Tips to keep you well this winter
There’s many things to love about winter. Snuggling up under a blanket for a Netflix binge, taking a trip to the snow with friends, and who doesn’t enjoy a delicious hot chocolate. But winter is also a time of year when our health can suffer due to the onset of flu season and those pesky head colds.
To keep you in tip-top condition throughout winter, we picked the (highly knowledgeable) brains of Northcott physiotherapist Dianne Hasler, speech pathologist Angelina Josevska, dietitian Renae Reid and occupational therapist Ramona Odejayi.
Dealing with the dreaded cold and flu
The best thing to do during flu season is to keep warm, stay active, wash your hands, breathe deeply in clear air and get an annual flu shot (seek doctor’s approval first) to decrease your exposure to the flu virus – which changes every year.
Though taking these steps can reduce your risk of getting sick, sometimes no matter what we do we can’t escape that dreaded head cold or flu. If you do find yourself with that tell-tale sore throat and stuffy nose, it’s best to stay at home so you don’t spread any germs. When coughing or sneezing do it into your elbow rather than your hand, and when using tissues ensure you dispose of them immediately and then wash your hands. A fun way to encourage deep breathing and to stimulate a cough is to try blowing bubbles into the bath or a drink bottle – under supervision where necessary.
If you find you have flu-like symptoms (fever, headache, muscle pains, dry cough, sore throat etc.) it’s important that you head to the doctor early and avoid contact with others as much as possible to avoid spreading the virus.
Maintaining a healthy diet
The best cure is prevention, and one of the best ways to stave off sickness is with a healthy diet. Ensure you’re eating a balanced diet, including plenty of those nutrient-packed fruits and vegetables. Vitamin C – which can be found in foods like oranges, kiwifruit and red capsicum – can also help keep you healthy during cold and flu season, but remember Vitamin C will not cure a cold or flu.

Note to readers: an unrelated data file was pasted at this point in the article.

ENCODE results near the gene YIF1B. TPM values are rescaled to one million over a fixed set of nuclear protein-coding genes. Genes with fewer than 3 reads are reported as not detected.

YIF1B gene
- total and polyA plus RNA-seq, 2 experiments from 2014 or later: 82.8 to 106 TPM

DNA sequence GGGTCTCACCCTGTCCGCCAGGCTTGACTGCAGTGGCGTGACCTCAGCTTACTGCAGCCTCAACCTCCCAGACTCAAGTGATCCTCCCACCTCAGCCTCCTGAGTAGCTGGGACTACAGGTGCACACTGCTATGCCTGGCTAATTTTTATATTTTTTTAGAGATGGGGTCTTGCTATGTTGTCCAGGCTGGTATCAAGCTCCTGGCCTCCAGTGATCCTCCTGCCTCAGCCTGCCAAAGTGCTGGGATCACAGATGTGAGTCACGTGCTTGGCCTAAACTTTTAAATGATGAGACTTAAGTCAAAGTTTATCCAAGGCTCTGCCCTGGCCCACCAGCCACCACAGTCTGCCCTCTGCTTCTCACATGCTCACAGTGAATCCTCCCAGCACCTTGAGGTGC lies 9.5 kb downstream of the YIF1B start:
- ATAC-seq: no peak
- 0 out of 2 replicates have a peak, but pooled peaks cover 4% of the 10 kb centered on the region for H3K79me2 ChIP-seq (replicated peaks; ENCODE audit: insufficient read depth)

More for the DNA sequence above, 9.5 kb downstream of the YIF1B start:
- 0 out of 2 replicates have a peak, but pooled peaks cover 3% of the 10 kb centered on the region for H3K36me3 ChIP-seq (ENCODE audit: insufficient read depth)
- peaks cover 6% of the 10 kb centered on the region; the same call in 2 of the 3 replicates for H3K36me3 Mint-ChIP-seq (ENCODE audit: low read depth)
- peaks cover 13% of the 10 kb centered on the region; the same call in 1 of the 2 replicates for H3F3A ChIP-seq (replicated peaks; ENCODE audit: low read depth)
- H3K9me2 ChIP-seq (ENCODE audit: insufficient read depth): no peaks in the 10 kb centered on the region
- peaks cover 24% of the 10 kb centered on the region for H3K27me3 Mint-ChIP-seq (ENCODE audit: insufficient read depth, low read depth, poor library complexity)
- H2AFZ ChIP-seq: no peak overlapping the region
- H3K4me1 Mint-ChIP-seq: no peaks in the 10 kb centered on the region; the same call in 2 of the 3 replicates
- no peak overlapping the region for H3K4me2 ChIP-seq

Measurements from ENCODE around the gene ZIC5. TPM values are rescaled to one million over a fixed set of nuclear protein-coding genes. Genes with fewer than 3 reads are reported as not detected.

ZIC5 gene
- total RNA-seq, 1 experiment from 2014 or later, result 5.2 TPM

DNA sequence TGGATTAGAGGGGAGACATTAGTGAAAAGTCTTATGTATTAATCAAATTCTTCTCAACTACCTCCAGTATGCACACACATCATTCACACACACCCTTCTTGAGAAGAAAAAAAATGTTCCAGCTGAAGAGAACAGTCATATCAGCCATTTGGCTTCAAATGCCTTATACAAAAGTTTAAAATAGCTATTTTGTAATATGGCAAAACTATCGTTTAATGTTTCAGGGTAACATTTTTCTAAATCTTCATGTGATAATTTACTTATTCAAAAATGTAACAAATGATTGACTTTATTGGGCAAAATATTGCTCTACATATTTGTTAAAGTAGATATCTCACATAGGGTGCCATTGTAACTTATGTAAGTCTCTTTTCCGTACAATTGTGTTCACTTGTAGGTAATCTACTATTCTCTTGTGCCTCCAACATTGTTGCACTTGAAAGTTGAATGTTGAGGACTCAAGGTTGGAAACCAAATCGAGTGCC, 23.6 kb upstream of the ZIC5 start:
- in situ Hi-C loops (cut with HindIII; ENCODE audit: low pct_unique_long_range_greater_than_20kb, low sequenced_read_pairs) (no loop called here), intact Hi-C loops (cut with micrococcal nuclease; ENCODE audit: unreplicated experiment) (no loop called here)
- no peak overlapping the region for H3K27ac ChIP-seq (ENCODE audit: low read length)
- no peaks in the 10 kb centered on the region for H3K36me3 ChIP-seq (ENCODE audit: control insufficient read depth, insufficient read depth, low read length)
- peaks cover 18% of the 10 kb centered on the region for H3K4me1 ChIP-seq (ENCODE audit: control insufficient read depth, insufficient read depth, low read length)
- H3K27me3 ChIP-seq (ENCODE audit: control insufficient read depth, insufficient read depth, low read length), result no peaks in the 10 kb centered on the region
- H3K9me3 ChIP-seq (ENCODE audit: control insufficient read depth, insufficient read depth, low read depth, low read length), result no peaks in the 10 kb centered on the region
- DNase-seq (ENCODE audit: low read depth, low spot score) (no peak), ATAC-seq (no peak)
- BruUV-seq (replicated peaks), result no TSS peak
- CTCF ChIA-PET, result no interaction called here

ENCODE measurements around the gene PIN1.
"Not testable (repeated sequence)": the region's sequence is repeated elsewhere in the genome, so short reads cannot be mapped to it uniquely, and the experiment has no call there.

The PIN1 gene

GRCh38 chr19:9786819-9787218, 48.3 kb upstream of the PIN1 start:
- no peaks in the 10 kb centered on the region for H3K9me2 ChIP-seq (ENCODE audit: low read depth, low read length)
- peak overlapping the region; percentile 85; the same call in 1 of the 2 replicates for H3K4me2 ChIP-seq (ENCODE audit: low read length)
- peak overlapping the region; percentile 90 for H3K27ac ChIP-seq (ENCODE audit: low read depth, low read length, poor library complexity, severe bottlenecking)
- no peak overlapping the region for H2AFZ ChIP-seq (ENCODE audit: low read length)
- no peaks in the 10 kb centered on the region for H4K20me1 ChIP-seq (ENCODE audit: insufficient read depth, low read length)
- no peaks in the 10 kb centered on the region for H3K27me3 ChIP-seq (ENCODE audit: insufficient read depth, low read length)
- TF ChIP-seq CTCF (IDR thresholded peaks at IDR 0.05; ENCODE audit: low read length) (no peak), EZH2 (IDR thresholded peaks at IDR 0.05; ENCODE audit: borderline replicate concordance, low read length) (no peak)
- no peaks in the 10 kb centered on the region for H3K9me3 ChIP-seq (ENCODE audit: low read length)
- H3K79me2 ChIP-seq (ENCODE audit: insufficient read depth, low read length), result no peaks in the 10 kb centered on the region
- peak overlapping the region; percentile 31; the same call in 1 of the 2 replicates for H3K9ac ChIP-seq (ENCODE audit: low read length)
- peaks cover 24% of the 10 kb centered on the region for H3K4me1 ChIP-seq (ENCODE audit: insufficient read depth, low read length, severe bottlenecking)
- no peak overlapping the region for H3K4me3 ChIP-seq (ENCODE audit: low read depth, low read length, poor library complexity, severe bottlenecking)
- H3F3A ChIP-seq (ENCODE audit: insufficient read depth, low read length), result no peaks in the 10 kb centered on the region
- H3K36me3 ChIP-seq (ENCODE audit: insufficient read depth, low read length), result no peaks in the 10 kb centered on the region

To keep yourself warm, tuck into hearty foods like a delicious soup or a stew and remember that even though the weather is cooler you still need to practice food safety by keeping hot and cold foods at the correct temperature.
Those on a texture-modified diet will need to maintain this diet throughout winter, but there’s no reason why you can’t incorporate wintery food into your diet – for example a texture-modified potato stew or a thickened lemon tea.
Getting rugged up
When the cold winter weather takes hold our first instinct is to stay indoors to keep warm, but unfortunately we all have things to do and places to be so it’s important that we get rugged up in preparation for the cool outdoors. Allow extra time when getting dressed as you’ll likely need to put on several layers, including jackets, gloves and tights.
Because of these extra layers, winter is the perfect time to practice your dressing skills. If you’re looking for support, speak to your occupational therapist about accessories that can assist with getting dressed – such as a button hook/zipper aid or stocking aid. For those with difficulties with sensory processing, try experimenting with different types of layers e.g. put on snug singlets and tights before t-shirts and pants.
If you’re not feeling sick, and you’re dressed up nice and warm, it’s time to get out and enjoy yourself so you don’t end up spending all winter hibernating like a bear!
Using winter-specific communication
Winter has its own set of characteristics, and visuals are a great way to communicate these. Use pictures to express temperature and weather changes (e.g. cold, cloudy, raining, sunny) and appropriate attire for each condition (e.g. rain coat, jumper, socks, sunglasses). Visuals can also be a great communication tool for people to indicate if they feel ‘sick’ or have a ‘sore throat’. For those using assistive technology make sure the vocabulary on the device has been updated to reflect weather, clothing, and how they may feel during winter.
Playing games, using social stories, or talking about winter can also increase understanding and provide context as to why a person may need to take a jacket when they go out during winter – even if it feels warm indoors.
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